So you want to buy a connected light bulb? Start here


When it comes to having a smarter house, most people’s thoughts soon turn to lighting. Having lights that turn on or off on a schedule or when you enter a room or your garage are wishes that are pretty high on people’s wish lists and aren’t that hard to do. Tech-savvy users might want colorful lights that can convey information or just provide a not-so-subtle wow-factor. But getting from dumb incandescent bulbs to one of these setups is a bit more complicated than just replacing a bulb, or a switch, or an outlet.

I have 45 light bulbs in my house, not counting two fancy fixtures with equally fancy bulbs. While the idea of replacing all of them with a $60 connected light bulb that can change colors and be controlled individually makes my head hurt, there are certainly places where having a smarter light bulb can offer a lot of value.

Right now you’re probably jumping ahead and wondering which connected light bulb, or what features matter, but pause for a moment. Before we start talking about bulbs and features, we first need to talk about location. Because once you decide to bring connected products into your home you’re going to spend either time and money (or both) on the product, which means you’ve got to think about where it makes the most sense to put them.

I’ve found the following questions helpful:

  • Who spends time in this room? How much?
  • What do people do in this room?
  • Can you see this room from the outside?
  • Would I like to avoid my computer but still get info in this room?

These are good starting points as they help me think about the features I’ll want and even if connectivity is worth it. For example, bathrooms seem like a lame place to put colored lights, which tend to cost more, because I typically want the most natural light. It may not even make sense to even add connected lights, when replacing the switch with something that might be on a timer makers more sense.

My living room with red Hue lights after the Cardinals score a point.

My living room with red Hue lights after the Cardinals score a point.

When it comes to colored lights I think the family room or my kid’s room is a good place as well as my bedside table lamp. Those are places where I like having dance parties and access to ambient information (i.e., my light will change color in response to a schedule or something happening on thew web). As for whether or not a room is visible to the outside, this is helpful for security purposes. I might put a connected light in one of those spots for when I’m away on vacation.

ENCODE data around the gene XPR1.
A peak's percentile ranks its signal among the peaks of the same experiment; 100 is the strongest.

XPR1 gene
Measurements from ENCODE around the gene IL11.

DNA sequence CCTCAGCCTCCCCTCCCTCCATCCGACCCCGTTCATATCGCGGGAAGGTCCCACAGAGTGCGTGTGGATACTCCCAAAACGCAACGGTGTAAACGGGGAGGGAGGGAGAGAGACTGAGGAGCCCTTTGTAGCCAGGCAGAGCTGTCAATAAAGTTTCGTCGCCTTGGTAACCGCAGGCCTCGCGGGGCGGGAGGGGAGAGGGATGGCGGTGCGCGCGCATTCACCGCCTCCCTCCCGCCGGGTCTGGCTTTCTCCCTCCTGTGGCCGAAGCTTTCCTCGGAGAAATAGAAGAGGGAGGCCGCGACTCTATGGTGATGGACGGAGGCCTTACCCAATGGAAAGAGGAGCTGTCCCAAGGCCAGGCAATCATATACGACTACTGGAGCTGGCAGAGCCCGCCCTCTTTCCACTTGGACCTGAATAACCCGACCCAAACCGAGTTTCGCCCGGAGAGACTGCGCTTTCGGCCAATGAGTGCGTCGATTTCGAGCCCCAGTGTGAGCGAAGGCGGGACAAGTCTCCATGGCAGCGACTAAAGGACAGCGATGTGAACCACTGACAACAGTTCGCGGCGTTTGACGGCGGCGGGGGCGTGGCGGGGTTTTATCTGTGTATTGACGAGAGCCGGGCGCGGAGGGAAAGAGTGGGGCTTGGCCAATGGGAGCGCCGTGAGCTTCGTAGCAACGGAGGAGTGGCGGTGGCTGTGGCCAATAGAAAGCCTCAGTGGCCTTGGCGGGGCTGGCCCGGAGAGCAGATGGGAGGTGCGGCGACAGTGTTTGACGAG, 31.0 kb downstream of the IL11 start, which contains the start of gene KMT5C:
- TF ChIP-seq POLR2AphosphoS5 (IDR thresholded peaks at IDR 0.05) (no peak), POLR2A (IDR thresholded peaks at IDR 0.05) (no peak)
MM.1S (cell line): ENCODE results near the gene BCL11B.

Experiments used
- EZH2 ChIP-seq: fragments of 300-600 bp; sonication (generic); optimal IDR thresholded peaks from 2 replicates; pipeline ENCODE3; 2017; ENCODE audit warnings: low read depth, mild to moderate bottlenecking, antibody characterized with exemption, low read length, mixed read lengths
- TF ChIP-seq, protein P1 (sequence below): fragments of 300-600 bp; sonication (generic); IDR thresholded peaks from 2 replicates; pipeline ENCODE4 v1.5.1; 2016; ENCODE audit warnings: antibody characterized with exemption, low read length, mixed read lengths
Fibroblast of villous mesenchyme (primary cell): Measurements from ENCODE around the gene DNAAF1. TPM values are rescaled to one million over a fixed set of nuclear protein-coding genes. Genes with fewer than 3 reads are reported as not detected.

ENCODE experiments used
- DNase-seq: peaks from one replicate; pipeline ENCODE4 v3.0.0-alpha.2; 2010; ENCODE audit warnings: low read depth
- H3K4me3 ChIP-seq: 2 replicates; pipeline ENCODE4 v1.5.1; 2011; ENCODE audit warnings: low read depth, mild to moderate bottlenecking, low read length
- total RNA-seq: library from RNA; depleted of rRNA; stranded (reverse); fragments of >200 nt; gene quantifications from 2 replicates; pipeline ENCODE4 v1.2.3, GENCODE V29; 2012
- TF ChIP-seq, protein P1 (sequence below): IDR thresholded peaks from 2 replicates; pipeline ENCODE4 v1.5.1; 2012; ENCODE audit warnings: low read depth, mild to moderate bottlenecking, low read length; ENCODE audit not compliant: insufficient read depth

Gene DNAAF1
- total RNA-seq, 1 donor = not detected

Based on these thoughts, I’ve come to some conclusions about where I need to use connected bulbs, versus connected outlets or even wall switches. In some cases I might not even connect anything, although I’m eying these Lutron occupancy sensors for my closet and laundry room, where I don’t need connectivity but I’d love to save electricity.

But let’s get to the lighting options, shall we? This is by no means an exhaustive list of available lights, but rather a sample of the popular lights that were on the market for me to test over the last few months. There are a variety of coming lights that offer some interesting features — such as Bluetooth speakers or even algorithms that learn your lighting habits and respond before you have to manually flip a switch — but they weren’t available for me to try.

So here’s what I did try, and I’ve gathered some thoughts about them. At the end I also included a table comparing the bulbs and various features.

Philips Hue and Lux

These bulbs have been out on the market since October 2012 and are probably the most familiar to people. With a growing family of products including the colored Hue lights ($60 per bulb) and the white-only Lux lights ($30 per bulb) the Philips lights have an incredible app ecosystem that lets you tie these lights to your activity trackers, your TV, your email or whatever else you want to link the lights to.

However, depending on the platform you use to connect your Hue lights, you may get different features. For example, with IFTTT, you can’t control the lights as a single room — only individually unless you’ve set them up as a group inside the Hue app. The Wink hub won’t support control of Hue lights remotely, and the list of variances goes on. There’s one other issue with the Hue bulbs that drives me nuts (outside of a lackluster app interface): when you remove a bulb you have to reset your hub, which eliminates all your existing lights and programming. This is not just stupid; it’s a deal killer if you want to do your entire house in Hue bulbs. I’d also like to see improvements to the grouping features to make creating rooms easier.

That said, the addition of the Hue tap wall switch and the ease of use make these an easy to use product for pretty much every one. Yes, they are expensive, but they are constantly improving and remain an excellent choice for someone who wants to add an array of connected and colored bulbs to her home that will work with a huge number of platforms.


These bulbs were my eight-year-old daughter’s favorite, but at $99 they were also the most expensive. That’s because they have both all the colors, including the elusive blue that the Hue lights can’t offer, and they also don’t require a hub because they have built-in Wi-Fi modules. They were also heavy. In one of my test lamps, the bulb weighed down the goose-necked lamp so much it bent forward to touch the table. For now you can’t control the LIFX bulbs remotely, but that should change some time next year. Much like the Hue, I’d also like to see improvements to the grouping features to make creating rooms easier, but I guess these are party lights, not practical lights.